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April 27, 2014

Inhabitat’s Week in Green: energy from toilets, Legoland Florida and 6K tons of pistachios

by John_A

Earth Week is coming to a close, and to mark the occasion, Inhabitat showcased 14 awe-inspiring aerial photos of the Earth and 14 photos that remind us how important it is to protect the planet we live on. The week was also met with a bit of good news, as a report surfaced stating that President Barack Obama will most likely reject the controversial Keystone XL Pipeline. Apple took the opportunity to revamp its environmental-responsibility website, highlighting its new green initiatives — including building a new campus that will be entirely powered by renewable energy. Google announced its biggest renewable-energy purchase to date, investing $100 million to make solar panels more affordable for American homeowners. And Legoland Florida became the country’s first theme park to be entirely powered by solar power.

Turkey exported an impressive 6,800 tons of pistachio nuts last year, and now the country has found a possible way to transform all those shells into energy. The country recently floated plans to build a city powered by discarded pistachio shells, which could provide up to 60 percent of the city’s heating needs. For personal energy needs, the new, light and compact Port Solar Charger from XD Design allows gadget geeks to turn any window into a power source. In other green energy news, solar power has finally become as cheap as grid energy in some European countries. Scientists in South Korea have figured out a way to harness the energy from flushing toilets and use it to help power people’s homes. And a new flexible armband developed by Korean researchers at KAIST transforms wasted heat from your body into electricity.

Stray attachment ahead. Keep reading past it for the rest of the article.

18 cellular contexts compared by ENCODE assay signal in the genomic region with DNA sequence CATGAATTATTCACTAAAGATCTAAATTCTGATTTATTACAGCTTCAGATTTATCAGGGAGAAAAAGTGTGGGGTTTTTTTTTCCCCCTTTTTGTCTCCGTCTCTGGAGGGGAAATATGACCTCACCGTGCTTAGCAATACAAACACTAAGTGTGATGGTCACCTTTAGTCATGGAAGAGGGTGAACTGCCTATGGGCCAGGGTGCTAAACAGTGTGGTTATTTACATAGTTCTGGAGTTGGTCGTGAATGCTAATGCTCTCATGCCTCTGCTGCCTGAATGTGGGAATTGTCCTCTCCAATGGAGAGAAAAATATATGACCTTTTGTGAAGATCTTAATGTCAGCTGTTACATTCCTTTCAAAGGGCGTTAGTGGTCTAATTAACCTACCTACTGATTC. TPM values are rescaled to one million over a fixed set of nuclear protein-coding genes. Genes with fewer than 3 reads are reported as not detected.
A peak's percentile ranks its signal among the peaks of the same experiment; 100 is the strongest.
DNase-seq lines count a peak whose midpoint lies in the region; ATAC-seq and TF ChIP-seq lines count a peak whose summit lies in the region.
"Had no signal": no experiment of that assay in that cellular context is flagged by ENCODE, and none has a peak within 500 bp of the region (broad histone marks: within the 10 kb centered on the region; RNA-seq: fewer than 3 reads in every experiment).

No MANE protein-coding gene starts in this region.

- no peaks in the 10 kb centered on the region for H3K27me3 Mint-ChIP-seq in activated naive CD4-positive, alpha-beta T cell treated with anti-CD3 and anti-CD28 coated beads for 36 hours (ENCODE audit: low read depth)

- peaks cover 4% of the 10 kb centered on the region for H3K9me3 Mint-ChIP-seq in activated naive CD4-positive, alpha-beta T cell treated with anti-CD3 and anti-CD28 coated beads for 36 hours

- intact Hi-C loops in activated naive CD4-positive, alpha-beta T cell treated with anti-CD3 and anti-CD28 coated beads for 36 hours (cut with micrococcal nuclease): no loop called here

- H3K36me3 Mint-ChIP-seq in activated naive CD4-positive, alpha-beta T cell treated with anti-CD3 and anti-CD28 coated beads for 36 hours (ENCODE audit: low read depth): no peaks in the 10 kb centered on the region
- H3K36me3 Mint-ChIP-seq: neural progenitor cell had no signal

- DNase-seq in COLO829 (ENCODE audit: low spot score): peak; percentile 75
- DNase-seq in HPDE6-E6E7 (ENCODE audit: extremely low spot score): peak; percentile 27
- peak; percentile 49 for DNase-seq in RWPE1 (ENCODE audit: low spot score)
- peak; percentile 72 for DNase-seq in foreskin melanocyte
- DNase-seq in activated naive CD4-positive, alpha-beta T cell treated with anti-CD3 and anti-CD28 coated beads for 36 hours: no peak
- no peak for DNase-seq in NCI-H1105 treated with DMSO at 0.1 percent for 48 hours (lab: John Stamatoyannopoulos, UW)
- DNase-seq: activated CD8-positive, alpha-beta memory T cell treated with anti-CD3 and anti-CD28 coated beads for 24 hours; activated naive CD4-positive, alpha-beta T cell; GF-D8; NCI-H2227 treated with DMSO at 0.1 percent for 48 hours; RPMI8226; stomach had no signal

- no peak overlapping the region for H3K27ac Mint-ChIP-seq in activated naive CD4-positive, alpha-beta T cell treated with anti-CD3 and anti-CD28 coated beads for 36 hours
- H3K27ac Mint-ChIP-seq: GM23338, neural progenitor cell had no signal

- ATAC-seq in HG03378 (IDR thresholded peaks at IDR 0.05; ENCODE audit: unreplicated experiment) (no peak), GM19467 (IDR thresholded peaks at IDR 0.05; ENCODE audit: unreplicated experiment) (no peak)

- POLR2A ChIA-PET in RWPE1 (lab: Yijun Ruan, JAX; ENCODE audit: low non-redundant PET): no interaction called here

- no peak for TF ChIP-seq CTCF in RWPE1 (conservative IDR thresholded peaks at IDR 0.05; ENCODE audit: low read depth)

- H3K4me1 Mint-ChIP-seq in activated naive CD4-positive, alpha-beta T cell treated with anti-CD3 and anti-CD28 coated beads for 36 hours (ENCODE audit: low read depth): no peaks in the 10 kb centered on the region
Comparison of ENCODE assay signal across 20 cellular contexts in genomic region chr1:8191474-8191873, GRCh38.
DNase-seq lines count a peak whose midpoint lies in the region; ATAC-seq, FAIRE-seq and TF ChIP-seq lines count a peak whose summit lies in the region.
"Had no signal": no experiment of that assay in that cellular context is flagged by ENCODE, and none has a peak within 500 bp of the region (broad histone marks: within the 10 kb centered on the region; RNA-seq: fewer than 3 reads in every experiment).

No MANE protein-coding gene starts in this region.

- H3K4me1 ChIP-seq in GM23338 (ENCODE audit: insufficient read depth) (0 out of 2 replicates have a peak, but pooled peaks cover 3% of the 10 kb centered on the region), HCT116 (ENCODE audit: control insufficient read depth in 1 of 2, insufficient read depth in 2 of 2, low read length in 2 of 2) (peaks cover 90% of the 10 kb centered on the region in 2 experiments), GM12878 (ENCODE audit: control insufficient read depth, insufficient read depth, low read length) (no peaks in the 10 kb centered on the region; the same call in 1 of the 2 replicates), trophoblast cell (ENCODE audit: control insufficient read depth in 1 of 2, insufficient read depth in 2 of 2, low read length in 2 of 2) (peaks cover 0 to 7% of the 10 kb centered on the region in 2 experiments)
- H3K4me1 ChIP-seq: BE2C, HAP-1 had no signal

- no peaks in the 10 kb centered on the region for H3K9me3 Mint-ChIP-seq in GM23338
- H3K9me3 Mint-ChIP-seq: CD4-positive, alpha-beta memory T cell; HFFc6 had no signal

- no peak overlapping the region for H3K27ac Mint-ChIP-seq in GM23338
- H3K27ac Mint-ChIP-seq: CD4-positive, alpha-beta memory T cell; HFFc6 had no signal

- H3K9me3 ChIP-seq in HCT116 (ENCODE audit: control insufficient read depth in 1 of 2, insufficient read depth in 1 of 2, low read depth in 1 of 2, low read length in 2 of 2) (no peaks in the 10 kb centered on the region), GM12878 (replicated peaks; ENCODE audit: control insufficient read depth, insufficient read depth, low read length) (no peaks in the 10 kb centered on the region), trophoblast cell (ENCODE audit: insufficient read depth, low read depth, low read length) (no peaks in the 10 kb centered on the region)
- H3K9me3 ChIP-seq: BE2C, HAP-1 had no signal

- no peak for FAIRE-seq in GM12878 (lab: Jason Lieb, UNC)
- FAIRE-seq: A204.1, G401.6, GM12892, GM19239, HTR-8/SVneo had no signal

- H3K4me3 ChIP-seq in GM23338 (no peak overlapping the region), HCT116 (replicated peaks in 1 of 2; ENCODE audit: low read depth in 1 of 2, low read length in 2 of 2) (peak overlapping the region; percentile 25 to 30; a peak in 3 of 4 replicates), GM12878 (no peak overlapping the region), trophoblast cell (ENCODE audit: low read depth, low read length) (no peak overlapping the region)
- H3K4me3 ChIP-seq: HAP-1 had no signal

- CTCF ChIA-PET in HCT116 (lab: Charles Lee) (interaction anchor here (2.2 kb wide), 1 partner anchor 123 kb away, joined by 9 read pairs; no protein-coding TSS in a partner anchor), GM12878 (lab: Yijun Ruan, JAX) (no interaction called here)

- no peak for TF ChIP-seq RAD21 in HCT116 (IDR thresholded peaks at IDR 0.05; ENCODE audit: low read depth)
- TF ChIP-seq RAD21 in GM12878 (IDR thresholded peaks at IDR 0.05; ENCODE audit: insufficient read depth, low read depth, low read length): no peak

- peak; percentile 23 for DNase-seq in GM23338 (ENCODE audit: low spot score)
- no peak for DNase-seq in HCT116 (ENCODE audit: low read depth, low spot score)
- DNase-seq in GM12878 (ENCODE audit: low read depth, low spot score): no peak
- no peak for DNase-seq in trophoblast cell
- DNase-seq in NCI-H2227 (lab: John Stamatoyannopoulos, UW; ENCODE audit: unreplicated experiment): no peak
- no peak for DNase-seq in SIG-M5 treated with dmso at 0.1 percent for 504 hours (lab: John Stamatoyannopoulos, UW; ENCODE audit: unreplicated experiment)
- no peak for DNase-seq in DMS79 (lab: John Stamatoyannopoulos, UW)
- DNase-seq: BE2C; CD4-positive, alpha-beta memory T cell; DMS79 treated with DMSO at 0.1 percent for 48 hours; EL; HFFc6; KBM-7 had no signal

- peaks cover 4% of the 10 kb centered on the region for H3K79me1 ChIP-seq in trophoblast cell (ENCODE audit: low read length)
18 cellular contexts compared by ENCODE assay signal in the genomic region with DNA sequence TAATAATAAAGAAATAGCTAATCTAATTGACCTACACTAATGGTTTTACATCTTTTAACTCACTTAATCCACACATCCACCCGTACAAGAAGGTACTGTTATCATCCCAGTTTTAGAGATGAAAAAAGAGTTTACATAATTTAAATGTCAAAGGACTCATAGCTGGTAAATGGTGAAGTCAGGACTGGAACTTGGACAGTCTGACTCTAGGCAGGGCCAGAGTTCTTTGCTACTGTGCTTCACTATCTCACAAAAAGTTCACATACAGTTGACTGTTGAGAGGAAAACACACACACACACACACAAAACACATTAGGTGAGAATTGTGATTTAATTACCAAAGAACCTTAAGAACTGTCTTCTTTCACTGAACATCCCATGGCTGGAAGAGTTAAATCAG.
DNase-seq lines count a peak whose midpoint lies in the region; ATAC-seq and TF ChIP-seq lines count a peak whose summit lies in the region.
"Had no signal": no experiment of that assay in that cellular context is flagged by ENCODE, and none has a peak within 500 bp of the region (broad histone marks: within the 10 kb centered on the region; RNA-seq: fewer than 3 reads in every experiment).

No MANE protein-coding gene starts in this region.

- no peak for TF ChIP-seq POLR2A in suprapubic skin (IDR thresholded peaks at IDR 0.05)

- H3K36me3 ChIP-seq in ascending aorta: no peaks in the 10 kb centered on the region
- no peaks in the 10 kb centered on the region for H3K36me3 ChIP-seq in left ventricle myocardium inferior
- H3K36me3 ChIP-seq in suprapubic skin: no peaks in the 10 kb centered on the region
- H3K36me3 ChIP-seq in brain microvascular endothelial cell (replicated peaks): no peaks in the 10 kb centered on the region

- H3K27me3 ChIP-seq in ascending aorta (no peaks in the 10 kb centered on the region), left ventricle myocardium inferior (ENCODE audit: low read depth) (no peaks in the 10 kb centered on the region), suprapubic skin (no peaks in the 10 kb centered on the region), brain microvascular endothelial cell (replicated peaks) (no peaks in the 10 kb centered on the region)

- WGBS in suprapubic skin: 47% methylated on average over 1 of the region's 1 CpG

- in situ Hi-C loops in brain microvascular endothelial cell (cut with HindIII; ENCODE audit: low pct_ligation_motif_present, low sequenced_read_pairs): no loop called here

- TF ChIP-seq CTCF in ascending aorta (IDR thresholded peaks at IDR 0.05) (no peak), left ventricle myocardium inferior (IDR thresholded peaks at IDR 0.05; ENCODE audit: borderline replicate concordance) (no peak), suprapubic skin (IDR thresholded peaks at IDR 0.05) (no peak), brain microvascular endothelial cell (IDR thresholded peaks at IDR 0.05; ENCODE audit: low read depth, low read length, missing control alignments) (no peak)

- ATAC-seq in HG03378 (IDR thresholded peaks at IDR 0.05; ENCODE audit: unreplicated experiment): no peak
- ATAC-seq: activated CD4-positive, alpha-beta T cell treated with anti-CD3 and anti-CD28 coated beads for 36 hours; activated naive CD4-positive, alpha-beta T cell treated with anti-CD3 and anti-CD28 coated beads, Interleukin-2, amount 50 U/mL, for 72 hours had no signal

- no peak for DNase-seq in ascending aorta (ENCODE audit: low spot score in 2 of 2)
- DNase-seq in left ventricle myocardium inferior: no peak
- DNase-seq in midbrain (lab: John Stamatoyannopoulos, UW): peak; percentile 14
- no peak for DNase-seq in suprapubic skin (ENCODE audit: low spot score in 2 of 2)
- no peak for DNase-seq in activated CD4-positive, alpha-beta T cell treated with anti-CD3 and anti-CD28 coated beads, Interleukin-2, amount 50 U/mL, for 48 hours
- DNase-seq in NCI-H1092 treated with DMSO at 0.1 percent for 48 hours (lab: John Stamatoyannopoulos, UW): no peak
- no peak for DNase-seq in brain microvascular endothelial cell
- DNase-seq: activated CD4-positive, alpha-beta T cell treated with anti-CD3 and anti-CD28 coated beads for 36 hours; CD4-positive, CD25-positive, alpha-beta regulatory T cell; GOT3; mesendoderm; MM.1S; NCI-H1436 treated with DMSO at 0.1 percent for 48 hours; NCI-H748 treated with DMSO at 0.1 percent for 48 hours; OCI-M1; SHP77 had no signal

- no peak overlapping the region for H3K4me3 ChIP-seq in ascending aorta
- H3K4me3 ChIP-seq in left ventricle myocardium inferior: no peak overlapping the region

3D printing is making science fiction a reality. Designer Deniz Karasahin has figured out a way to make custom casts using 3D printers that could speed up bone healing by nearly 40 percent. Scientists have successfully cloned the first human embryo from adult cells. The breakthrough could pave the way to personalized organ transplants and therapies based on stem cells that could be grown into any type of human tissue. And continuing with the sci-fi theme, scientists recently discovered that the threat of a major asteroid impact on Earth is much higher than previously thought. In response, the B612 Foundation announced plans to launch an early warning system that can alert us to asteroids well before they could hit us.

Detroit has a dearth of bus shelters and an abundance of foreclosed homes, so designer Craig Wilkins decided to kill two birds with one stone by making eye-catching portable shelters made of materials salvaged from abandoned houses. Creative reuse is continuing to influence the design world, as Hong Kong-based architecture firm OVA Studio unveiled plans for a wild-looking concept hotel made from colorful shipping containers. Architect Thomas Heatherwick recently unveiled plans for an amazing semi-subterranean park in Abu Dhabi that features a fragmented canopy to keep visitors cool. And MIT Media Lab’s Social Computing Group announced plans to repackage urban data into 10,000 beautiful, user-friendly city maps to inspire social change.

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